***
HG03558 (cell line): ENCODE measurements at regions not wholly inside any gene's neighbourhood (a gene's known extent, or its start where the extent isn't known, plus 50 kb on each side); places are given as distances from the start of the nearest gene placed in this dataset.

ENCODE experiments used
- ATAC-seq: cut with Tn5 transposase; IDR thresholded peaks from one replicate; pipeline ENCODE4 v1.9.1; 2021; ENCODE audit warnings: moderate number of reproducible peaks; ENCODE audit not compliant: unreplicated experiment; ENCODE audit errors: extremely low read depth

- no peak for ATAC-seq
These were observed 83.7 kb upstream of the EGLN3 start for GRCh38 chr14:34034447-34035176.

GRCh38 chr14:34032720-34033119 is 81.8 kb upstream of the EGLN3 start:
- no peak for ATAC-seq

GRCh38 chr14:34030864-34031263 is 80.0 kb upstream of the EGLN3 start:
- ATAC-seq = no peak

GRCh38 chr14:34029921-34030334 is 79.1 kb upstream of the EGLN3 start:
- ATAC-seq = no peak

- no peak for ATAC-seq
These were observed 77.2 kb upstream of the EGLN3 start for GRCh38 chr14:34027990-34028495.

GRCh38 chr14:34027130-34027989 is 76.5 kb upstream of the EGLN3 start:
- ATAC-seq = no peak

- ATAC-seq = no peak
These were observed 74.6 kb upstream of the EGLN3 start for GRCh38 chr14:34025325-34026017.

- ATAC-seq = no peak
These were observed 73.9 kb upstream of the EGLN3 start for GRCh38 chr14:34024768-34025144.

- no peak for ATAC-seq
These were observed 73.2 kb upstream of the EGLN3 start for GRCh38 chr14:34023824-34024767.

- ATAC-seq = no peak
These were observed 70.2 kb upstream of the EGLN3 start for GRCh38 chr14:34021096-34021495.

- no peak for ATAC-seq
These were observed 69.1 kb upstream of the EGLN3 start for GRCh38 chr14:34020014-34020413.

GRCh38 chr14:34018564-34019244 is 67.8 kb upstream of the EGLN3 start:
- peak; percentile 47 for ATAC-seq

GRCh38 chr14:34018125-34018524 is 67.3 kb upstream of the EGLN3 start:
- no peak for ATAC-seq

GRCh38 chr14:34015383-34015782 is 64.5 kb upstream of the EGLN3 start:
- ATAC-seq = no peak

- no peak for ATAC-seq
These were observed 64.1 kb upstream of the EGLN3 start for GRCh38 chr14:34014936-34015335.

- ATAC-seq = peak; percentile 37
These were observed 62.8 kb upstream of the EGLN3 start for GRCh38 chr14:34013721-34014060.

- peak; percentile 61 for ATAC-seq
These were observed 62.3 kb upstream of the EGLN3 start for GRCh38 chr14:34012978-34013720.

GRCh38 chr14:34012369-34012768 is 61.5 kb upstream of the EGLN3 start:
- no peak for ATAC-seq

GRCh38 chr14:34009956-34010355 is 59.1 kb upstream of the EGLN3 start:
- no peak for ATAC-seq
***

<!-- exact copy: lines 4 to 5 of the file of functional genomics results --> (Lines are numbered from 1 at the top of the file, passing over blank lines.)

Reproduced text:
- no peak for ATAC-seq
These were observed 83.7 kb upstream of the EGLN3 start for GRCh38 chr14:34034447-34035176.